brioche, part 1

I keep a little notebook where I write down recipe ideas. It’s pretty much one giant, very well annotated, to do list. Or, more accurately, “to make” list. Brioche has been on the list for months now, and while other items have long since been crossed off, for some reason, brioche has stayed. I’ve made plenty of brioche at Canto 6, but sadly very little at home. 
The magic of brioche comes from an unreasonably high proportion of butter and eggs incorporated into a basic yeast dough. The butter and eggs give brioche a cake-like richness, while the yeast and flour give it the texture and beautiful aroma of fresh bread.

I love brioche. It’s hands down my favorite of the Vienoisseries (classic breakfast pastries like croissants.) And lucky for all of us, it’s by far the easiest one to make at home. Like any bread dough, it just requires a little time and attention. A stand mixer with a dough hook is essential here. 

There’s so much you can do with brioche: spiraled with chocolate, jam, or cinnamon; sugar coated; individual buns; whole loaves; wrapped around brie; etc. Once you master the dough, there’s no limit to the different shapes and flavors you can try. All those overwhelming possibilities are part of what kept brioche in my journal instead of on my plate; I couldn’t decide where to start.
This recipe is my home kitchen adaptation of the one we made at Canto 6. I opted for a classic brioche for its debut on Simmer: individual buns, some plainly egg washed and some sprinkled with sugar. I used traditional French fluted brioche tins, which you see from time to time in kitchen supply stores, and can be found here. Individual brioche can also be baked in muffin tins or free-form on a sheet pan. Brioche is the perfect weekend project – make the dough on Saturday and bake them off for Sunday brunch. Leftovers can be frozen or warmed and eaten through the week. Makes 12 individual size brioche or 2 loaves. Enough to feed 6-8. 

360g, 2 ½ c + 2 tbsp all purpose flour
36g, 3 tbsp granulated sugar
120g, ½ c whole milk
2 eggs
2 egg yolks
5g, ½ tbsp dry active yeast
10g, 1 tbsp warm water
6g, ½ tbsp salt
172g, ¾ c unsalted butter, cut in small pieces
1 egg for egg wash
granulated sugar for sprinkling (optional)

Place the flour, sugar, milk, eggs, and yolks in the bowl of standing mixer fitted with a dough hook and mix on low speed until well combined, 4-5 minutes. Meanwhile, hydrate the yeast with the water in a small bowl to form a paste. Using a rubber spatula, spread the yeast on the dough and mix an additional 4-5 minutes on low speed. Add the salt and mix to incorporate, about 1 minute. Turn the mixer to medium-low (speed 2) and mix until the dough pulls away from the sides of the bowl and gathers around the hook – this should take 10-15 minutes. Essentially, you’re having the mixer do the work of kneading the dough for you here – developing protein and structure before you add all that butter. Once the dough pulls away from the sides of the bowl (see photo above), add the butter and continue mixing on speed two until the butter is fully incorporated and the dough once again pulls away from the sides of the bowl, 5-10 minutes.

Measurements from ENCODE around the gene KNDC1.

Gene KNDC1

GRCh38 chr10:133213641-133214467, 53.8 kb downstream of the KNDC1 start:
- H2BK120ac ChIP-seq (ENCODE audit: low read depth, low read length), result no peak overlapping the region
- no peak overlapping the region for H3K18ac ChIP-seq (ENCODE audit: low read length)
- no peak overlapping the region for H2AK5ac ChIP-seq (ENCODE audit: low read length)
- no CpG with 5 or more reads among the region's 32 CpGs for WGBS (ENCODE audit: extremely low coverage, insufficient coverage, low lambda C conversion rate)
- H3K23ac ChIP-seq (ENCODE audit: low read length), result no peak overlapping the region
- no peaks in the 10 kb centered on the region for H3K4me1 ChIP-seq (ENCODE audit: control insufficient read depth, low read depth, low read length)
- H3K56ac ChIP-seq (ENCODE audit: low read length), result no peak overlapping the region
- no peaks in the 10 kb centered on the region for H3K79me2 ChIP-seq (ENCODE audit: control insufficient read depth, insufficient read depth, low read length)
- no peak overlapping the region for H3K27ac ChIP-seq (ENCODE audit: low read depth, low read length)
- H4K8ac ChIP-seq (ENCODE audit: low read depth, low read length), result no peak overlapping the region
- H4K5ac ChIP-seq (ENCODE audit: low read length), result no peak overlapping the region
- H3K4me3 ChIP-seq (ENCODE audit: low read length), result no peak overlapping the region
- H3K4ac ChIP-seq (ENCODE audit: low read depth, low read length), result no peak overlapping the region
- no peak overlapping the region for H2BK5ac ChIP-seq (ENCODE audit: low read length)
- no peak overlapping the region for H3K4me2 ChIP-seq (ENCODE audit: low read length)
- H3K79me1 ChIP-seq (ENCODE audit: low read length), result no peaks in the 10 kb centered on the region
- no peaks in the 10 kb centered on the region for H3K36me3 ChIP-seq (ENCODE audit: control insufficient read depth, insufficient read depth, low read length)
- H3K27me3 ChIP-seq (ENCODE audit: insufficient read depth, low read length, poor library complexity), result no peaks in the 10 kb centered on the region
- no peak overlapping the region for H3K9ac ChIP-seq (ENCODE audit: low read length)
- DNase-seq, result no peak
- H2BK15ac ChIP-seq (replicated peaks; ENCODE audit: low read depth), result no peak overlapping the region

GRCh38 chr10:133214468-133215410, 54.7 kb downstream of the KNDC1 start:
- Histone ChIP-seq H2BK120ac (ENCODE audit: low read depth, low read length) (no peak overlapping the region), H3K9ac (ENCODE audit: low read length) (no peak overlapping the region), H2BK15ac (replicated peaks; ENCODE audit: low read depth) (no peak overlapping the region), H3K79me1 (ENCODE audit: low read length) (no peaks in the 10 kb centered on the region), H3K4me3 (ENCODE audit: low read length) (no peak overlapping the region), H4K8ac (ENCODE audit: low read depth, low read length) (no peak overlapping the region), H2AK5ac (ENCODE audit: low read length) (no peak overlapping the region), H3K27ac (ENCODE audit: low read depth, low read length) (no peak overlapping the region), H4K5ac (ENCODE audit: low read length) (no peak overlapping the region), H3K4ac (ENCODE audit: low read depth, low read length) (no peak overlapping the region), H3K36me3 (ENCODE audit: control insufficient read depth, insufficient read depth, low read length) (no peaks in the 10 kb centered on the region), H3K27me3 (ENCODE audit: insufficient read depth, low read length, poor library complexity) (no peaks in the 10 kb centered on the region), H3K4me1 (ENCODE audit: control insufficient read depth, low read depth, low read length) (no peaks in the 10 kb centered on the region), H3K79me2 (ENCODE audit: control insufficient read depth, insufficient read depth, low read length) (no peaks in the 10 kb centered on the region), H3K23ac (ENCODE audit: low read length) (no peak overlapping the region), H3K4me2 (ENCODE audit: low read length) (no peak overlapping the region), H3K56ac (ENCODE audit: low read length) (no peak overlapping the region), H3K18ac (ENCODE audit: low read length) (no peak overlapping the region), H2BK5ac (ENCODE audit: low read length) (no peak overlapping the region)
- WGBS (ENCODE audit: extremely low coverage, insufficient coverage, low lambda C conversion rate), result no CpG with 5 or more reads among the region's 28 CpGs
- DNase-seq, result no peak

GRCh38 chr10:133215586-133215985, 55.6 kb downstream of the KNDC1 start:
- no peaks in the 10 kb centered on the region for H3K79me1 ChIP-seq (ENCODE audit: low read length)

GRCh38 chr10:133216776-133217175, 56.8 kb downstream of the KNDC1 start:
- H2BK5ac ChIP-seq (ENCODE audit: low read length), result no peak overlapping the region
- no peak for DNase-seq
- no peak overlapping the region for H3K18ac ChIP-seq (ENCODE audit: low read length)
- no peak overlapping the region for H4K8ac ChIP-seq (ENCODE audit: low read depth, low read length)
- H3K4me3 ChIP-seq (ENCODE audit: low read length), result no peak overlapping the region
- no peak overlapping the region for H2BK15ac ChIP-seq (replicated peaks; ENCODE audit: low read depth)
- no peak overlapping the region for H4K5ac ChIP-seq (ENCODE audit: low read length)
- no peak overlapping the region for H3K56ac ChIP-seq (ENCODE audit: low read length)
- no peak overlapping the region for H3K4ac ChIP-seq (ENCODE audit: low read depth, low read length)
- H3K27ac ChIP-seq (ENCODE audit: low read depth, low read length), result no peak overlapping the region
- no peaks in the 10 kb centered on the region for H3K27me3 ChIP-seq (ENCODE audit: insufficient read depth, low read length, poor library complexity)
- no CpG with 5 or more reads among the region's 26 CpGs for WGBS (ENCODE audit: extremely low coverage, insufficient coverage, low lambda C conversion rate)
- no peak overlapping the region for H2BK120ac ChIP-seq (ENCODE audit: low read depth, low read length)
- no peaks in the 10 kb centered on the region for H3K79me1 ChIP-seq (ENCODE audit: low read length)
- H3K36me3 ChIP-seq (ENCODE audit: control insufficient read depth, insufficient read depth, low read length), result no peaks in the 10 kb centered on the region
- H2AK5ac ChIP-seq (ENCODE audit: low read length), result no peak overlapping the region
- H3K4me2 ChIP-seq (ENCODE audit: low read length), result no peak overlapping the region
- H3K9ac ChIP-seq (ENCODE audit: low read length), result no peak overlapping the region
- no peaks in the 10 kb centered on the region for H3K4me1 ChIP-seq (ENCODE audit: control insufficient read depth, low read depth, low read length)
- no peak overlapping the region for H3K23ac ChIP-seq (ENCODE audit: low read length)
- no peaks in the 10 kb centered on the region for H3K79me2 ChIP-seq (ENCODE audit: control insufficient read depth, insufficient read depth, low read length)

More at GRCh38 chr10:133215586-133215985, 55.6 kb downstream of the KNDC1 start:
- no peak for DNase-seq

Place the brioche dough in a clean well-oiled bowl and cover with a kitchen towel. Set in a warm place (I usually use the back of the stove) and let sit at room temperature until it has doubled in size, about 2 hours. Cover with saran wrap and refrigerate overnight.

The next day, remove the brioche from the refrigerator and punch down the dough. Dump out onto a floured work surface and divide into 12 even pieces, 2.25 oz each.
Roll each piece of dough into a ball using the palm of your hand. Place each ball into greased brioche or muffin tins (or just place them on a sheet pan lined with parchment paper)*. Cover with a clean dish towel and let sit at room temperature until doubled in size, 1-2 hours. 

Meanwhile, preheat the oven to 375 degrees. Once risen, lightly brush the brioche with beaten egg and sprinkle with course sugar (optional). Bake 15-20 minutes until golden brown. Cool 5-10 minutes and then enjoy with jam and coffee. 

*To make a loaf, simply arrange 6 individual balls in a greased loaf tin. Let sit at room temperature until doubled in size, egg wash and sprinkle with sugar, and then bake at 375 degrees until golden brown, about 35-40 minutes.

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  3. Thanks! I’ll check it out – What’s your screen resolution? The site is 770 px wide, so you would need at least that size to view it. Opera is the only browser I don’t have on my computer, but the site is ok on firefox, safari, and ie.

  4. This will definitely be on my brioche resource list, Alex. I have a Thermomix and because I firmly believe no tool or gadget should replace what we do by hand, I ensure I can do everything I make in my Thermomix by my own hand, confidently, first… then I use it to speed up my work and make my time in the kitchen easier… sometimes, I knead my own bread just because I love to – but, I would never make it every day, as I do – if I didn’t have my Thermomix. Thus, brioche making is much easier when I use it. I have a post that was going to come out yesterday on brioche, as I have just started making my own in August after learning how at my Atelier at Le Cordon Bleu in Paris this summer… so I am still in the baby phase recipe wise. I have only tried two. One had much more butter, was much softer and stickier, and so much more delicious than the first recipe I am posting… so, I will try yours, next.

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